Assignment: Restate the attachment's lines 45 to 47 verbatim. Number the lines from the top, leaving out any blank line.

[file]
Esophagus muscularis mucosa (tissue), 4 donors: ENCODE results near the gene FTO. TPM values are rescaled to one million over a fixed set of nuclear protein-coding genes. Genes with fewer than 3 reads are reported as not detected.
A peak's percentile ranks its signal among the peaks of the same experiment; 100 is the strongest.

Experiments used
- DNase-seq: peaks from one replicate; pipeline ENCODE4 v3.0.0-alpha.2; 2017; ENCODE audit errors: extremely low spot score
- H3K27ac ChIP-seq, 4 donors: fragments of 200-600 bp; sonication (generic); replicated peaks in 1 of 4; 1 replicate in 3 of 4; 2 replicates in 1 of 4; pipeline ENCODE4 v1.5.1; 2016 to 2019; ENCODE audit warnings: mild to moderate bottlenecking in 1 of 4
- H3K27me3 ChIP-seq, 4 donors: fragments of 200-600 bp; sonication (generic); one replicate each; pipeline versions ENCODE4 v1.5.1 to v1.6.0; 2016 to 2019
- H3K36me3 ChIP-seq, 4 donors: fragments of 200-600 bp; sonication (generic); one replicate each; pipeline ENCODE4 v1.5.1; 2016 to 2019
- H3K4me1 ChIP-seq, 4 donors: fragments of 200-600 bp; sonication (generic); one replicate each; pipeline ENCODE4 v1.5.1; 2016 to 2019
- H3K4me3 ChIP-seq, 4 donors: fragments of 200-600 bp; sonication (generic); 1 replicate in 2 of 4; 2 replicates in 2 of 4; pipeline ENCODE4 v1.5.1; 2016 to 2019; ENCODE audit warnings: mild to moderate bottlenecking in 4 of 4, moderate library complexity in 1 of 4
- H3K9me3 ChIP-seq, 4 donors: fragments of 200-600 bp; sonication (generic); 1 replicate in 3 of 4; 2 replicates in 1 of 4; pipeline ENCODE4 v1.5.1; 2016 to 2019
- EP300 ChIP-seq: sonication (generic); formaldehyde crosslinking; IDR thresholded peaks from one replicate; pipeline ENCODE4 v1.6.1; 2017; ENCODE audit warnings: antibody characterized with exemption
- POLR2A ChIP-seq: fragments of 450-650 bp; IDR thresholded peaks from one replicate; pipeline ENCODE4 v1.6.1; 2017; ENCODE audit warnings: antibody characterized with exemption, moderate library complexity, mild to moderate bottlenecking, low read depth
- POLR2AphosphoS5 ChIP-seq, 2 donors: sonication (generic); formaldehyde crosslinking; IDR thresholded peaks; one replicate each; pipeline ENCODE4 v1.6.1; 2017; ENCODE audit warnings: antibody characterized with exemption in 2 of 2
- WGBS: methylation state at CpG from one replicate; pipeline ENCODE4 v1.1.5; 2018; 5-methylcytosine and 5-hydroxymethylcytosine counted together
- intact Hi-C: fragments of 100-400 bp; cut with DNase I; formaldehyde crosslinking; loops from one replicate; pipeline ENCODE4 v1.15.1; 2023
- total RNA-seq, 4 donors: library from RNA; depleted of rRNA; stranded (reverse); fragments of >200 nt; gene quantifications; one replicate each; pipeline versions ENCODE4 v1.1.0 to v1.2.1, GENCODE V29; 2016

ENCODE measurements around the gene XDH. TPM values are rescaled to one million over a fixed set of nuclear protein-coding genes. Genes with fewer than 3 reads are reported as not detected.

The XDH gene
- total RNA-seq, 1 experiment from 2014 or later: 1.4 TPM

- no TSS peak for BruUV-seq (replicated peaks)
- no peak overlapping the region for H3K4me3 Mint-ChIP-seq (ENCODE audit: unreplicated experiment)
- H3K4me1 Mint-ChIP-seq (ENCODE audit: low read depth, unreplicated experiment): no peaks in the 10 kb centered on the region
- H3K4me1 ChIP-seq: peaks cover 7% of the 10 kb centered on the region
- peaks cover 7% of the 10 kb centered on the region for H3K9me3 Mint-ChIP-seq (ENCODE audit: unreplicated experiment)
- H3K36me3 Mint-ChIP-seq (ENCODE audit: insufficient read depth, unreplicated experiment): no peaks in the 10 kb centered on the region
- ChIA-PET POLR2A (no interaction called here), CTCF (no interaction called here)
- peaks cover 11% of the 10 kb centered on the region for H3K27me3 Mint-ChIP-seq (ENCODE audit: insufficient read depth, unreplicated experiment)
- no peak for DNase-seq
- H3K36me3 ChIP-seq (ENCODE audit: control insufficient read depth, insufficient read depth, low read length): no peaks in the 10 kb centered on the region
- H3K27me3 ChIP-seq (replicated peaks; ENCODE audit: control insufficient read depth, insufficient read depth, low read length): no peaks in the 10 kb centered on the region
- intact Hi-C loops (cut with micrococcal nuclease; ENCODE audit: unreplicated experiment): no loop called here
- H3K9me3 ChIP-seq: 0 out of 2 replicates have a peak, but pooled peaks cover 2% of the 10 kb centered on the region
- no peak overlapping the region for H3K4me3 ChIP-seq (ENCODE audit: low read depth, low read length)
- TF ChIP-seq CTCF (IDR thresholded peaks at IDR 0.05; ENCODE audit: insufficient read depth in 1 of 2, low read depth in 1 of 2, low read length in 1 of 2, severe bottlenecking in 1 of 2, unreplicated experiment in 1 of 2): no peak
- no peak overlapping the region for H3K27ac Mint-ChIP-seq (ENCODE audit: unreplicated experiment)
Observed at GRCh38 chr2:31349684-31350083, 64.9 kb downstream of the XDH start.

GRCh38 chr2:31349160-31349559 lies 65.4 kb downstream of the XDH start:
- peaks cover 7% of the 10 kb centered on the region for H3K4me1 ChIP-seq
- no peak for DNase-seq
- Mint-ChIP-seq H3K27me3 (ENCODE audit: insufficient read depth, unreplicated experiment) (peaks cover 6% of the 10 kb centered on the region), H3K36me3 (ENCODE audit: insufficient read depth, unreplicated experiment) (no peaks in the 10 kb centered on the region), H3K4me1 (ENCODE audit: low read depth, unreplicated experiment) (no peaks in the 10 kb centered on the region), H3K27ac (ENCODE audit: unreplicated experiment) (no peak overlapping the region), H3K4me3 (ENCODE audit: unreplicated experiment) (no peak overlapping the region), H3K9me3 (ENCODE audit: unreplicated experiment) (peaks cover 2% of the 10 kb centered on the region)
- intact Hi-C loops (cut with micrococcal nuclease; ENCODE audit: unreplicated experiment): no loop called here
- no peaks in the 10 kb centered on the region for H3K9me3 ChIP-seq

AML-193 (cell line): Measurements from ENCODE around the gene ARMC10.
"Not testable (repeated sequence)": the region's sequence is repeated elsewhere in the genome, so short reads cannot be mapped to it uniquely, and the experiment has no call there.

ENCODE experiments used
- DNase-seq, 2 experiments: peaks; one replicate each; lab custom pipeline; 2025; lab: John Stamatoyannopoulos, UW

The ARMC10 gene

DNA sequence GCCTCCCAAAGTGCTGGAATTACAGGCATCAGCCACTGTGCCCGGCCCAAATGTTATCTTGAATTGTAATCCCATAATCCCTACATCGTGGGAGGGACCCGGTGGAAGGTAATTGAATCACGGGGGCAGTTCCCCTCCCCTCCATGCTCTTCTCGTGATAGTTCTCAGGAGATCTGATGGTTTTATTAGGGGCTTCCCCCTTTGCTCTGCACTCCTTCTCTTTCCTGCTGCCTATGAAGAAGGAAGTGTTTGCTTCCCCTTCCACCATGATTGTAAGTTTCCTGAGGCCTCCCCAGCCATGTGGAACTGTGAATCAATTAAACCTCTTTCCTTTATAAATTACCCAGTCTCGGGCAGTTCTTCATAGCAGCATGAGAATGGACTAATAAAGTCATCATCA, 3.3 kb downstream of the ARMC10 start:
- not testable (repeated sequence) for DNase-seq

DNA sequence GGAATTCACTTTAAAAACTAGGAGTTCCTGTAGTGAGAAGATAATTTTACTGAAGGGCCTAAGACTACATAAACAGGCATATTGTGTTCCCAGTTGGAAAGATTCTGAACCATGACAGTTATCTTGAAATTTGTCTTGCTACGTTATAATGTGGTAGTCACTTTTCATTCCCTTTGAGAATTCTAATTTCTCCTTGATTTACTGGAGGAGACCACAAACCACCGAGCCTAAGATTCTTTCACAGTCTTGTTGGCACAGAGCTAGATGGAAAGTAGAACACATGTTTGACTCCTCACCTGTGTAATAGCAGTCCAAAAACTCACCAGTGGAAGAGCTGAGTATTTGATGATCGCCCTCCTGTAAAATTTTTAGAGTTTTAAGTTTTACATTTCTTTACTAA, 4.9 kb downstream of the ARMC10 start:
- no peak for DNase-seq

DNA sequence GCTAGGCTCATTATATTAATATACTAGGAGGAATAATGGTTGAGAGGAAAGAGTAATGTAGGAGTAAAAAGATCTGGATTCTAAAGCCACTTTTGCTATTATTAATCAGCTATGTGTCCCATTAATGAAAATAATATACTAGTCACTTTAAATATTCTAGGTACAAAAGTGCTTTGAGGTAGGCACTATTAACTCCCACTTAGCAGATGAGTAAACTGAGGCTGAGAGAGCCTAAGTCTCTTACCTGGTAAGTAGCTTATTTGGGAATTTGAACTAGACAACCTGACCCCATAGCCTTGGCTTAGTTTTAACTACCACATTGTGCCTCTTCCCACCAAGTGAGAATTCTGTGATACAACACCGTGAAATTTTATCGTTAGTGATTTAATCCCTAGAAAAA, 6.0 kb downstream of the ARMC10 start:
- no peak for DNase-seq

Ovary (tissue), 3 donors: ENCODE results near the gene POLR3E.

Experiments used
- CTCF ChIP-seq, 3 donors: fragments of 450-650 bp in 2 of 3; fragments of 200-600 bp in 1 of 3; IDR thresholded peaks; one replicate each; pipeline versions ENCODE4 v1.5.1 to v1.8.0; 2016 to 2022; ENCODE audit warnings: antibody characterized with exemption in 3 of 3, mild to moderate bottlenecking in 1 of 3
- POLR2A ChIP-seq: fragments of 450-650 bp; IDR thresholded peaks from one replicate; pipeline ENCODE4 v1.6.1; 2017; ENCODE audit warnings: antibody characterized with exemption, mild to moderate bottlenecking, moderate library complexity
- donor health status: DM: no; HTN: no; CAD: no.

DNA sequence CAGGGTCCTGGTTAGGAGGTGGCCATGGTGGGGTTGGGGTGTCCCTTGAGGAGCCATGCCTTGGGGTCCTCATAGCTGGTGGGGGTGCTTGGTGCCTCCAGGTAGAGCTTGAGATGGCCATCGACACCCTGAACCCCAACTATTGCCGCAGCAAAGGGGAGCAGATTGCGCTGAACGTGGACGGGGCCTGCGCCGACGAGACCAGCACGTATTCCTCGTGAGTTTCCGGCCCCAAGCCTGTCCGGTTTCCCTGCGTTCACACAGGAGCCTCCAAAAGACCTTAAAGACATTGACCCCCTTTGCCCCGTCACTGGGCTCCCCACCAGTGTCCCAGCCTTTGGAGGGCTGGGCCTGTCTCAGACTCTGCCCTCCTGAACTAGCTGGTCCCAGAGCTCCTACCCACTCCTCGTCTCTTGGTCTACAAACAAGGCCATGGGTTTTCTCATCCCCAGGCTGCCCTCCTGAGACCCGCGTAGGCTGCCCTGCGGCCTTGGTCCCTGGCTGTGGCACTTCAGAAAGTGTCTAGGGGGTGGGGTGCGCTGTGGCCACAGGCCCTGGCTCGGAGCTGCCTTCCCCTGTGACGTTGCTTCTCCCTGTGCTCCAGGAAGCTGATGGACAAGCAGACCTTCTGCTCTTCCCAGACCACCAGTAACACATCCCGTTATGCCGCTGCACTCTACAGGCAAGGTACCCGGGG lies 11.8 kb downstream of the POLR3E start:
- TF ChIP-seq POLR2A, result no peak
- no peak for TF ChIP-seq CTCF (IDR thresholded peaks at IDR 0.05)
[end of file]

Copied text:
ENCODE experiments used
- DNase-seq, 2 experiments: peaks; one replicate each; lab custom pipeline; 2025; lab: John Stamatoyannopoulos, UW

The ARMC10 gene